BALTIMORE, MD—Maryland Attorney General Brian E. Frosh on Friday joined a multistate coalition in filing a motion to intervene in a lawsuit to defend the nation’s Clean Car Standards against a challenge by the Competitive Enterprise Institute (CEI). The coalition seeks to counter any arguments that the Environmental Protection Agency (EPA) and the National Highway Transportation Safety Administration (NHTSA) should have adopted weaker greenhouse gas emission and fuel economy standards, as well as to oppose any attempts to limit the ability of these agencies to adopt more robust standards in the future.
Friday’s filing is separate from Attorney General Frosh’s lawsuit, filed May 27, challenging the Trump administration’s Safer Affordable Fuel-Efficient Vehicles (SAFE) rule, arguing that the lenient new rule would endanger public health and the environment.
“The EPA and NHSTA are required by federal law to adopt clean car standards that reduce air pollution and combat climate change,” said Attorney General Frosh. “The Trump administration’s changes will cost consumers money, endanger the health of untold thousands of Americans, and undermine decades of progress in fighting air pollution.”
In 2010, the EPA, the NHTSA, the California Air Resources Board, and car manufacturers established a unified national program harmonizing state and federal greenhouse gas emission standards as well as federal fuel efficiency standards. Two years later, the agencies extended the national program to model years 2017-2025 vehicles. As part of the program, the EPA completed the midterm evaluation to determine if the greenhouse gas emission standards for model years 2022-2025 vehicles should be maintained or revised. However, shortly after the EPA issued a final determination affirming that the existing standards were appropriate and would not be changed, the Trump administration issued a new mid-term evaluation that alleged the standards were no longer appropriate or feasible. On March 31, 2020, a final rule rolling back the Clean Car Standards was announced.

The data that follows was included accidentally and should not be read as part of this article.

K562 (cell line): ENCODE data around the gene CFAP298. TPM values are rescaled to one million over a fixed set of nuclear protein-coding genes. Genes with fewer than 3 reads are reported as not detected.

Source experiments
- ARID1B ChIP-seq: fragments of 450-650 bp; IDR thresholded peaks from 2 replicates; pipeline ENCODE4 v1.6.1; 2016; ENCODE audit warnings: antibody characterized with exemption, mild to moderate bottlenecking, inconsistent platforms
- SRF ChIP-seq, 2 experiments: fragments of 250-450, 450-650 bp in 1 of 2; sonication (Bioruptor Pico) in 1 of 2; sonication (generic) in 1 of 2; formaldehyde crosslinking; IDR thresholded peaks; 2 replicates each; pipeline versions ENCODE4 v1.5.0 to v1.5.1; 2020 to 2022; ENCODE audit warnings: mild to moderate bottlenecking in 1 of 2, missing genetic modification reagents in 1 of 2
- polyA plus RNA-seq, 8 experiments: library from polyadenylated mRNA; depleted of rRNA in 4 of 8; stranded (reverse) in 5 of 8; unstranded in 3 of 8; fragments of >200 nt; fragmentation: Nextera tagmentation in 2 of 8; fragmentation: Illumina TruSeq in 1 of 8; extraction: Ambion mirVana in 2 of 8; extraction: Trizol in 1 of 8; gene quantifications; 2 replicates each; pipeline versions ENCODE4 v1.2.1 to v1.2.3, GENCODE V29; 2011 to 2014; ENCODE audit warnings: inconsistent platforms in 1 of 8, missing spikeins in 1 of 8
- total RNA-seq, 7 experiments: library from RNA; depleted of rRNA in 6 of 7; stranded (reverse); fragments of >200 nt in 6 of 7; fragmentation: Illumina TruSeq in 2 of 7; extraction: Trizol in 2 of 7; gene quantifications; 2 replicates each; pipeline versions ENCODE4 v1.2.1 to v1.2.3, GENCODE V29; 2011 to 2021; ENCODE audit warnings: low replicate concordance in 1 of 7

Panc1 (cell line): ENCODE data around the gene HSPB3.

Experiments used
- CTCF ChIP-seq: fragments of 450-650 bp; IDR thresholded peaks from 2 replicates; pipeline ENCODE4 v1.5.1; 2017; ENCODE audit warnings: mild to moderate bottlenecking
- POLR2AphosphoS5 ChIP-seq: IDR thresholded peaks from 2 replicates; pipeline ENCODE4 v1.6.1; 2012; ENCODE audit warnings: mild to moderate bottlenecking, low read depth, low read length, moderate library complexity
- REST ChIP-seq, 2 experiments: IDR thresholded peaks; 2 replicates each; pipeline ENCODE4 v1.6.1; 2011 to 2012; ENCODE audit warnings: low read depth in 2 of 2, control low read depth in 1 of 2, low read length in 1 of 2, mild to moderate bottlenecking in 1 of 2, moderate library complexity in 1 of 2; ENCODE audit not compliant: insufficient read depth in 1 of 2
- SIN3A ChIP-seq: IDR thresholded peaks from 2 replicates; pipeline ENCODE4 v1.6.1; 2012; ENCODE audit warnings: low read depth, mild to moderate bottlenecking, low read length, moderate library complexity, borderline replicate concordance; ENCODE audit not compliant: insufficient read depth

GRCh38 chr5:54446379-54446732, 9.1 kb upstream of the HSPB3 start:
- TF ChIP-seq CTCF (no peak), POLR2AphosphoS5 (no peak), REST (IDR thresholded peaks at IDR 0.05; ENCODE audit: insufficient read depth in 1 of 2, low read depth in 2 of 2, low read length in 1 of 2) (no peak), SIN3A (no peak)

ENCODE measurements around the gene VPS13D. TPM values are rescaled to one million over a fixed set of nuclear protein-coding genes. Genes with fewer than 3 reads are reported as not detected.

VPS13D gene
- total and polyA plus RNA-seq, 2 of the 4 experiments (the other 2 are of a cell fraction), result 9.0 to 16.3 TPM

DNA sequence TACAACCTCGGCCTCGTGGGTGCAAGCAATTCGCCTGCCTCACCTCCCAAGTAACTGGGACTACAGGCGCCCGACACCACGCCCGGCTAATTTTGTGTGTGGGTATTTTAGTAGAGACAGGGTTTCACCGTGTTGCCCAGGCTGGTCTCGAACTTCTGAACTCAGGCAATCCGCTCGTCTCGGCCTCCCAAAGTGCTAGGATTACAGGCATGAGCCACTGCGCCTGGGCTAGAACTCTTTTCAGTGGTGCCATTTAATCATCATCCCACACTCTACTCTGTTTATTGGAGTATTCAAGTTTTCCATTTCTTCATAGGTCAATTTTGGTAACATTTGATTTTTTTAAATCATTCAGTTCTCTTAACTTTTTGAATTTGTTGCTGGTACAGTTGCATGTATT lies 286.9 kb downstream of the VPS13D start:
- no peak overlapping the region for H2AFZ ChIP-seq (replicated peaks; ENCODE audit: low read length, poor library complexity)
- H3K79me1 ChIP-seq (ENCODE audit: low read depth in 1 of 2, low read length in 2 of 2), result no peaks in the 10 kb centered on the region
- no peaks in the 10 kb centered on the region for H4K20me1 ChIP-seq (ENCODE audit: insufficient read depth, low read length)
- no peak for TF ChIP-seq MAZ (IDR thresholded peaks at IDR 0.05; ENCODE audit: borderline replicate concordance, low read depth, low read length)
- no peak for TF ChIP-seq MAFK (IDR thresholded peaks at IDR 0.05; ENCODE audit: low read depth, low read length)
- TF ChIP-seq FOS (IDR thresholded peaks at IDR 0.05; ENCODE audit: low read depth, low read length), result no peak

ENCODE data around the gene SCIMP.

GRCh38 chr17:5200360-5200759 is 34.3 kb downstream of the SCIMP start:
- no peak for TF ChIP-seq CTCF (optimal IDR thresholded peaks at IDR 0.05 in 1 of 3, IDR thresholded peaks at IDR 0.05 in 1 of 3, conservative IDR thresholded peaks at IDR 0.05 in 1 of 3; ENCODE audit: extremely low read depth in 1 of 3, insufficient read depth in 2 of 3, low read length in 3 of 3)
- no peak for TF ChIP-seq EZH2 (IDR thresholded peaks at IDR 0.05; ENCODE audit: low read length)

The SAFE rule takes aim at the corporate average fuel efficiency standards, requiring automakers to make only minimal improvements to fuel economy: 1.5 percent annually instead of the previously anticipated annual increase of approximately 5 percent. The rule also eliminates the requirements to reduce vehicles’ greenhouse gas emissions.
In April, CEI filed a lawsuit challenging the SAFE rule. CEI claims that even the minimally higher fuel economy standards required by the rule distort the market, increase vehicle costs, and lead to more fatalities. In light of federal efforts to roll back the Clean Car Standards, the coalition seeks to intervene in order to defend the EPA and NHTSA’s authority to set the rigorous standards required by the Clean Air Act and Energy Policy and Conservation Act.
In October 2018, Attorney General Frosh, as part of a coalition of 21 attorneys general and the cities of Oakland, Los Angeles, San Jose, San Francisco and New York, submitted comments outlining several issues with the rollback proposal and demanding that the Trump administration withdraw it. Attorney General Frosh, as part of a coalition of 24 attorneys general and the cities of Los Angeles and New York, also challenged the Trump administration’s attempt to eliminate California’s greenhouse gas emission and zero emission vehicle standards.
In filing the motion, Attorney General Frosh is joined by the attorneys general of California, Colorado, Connecticut, the District of Columbia, Hawaii, Illinois, Maine, Massachusetts, Minnesota, Nevada, New Jersey, New York, North Carolina, Oregon, Pennsylvania, Rhode Island, Vermont, Virginia, Washington, and Wisconsin.